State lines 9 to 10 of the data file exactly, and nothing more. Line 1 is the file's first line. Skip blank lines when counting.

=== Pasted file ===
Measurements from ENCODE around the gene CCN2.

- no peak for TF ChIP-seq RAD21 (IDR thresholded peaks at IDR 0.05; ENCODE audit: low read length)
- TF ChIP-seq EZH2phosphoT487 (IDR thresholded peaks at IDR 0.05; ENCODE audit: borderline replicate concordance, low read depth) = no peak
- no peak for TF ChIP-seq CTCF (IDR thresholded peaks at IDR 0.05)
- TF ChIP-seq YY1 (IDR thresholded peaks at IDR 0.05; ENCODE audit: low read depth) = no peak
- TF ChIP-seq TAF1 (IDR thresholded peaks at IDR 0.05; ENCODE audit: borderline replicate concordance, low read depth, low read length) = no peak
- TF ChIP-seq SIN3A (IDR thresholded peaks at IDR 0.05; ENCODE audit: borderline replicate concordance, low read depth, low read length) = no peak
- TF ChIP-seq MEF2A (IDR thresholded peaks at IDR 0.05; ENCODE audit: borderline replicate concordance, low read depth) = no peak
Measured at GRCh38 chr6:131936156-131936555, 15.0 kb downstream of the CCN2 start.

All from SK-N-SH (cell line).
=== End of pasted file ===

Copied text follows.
Measured at GRCh38 chr6:131936156-131936555, 15.0 kb downstream of the CCN2 start.

All from SK-N-SH (cell line).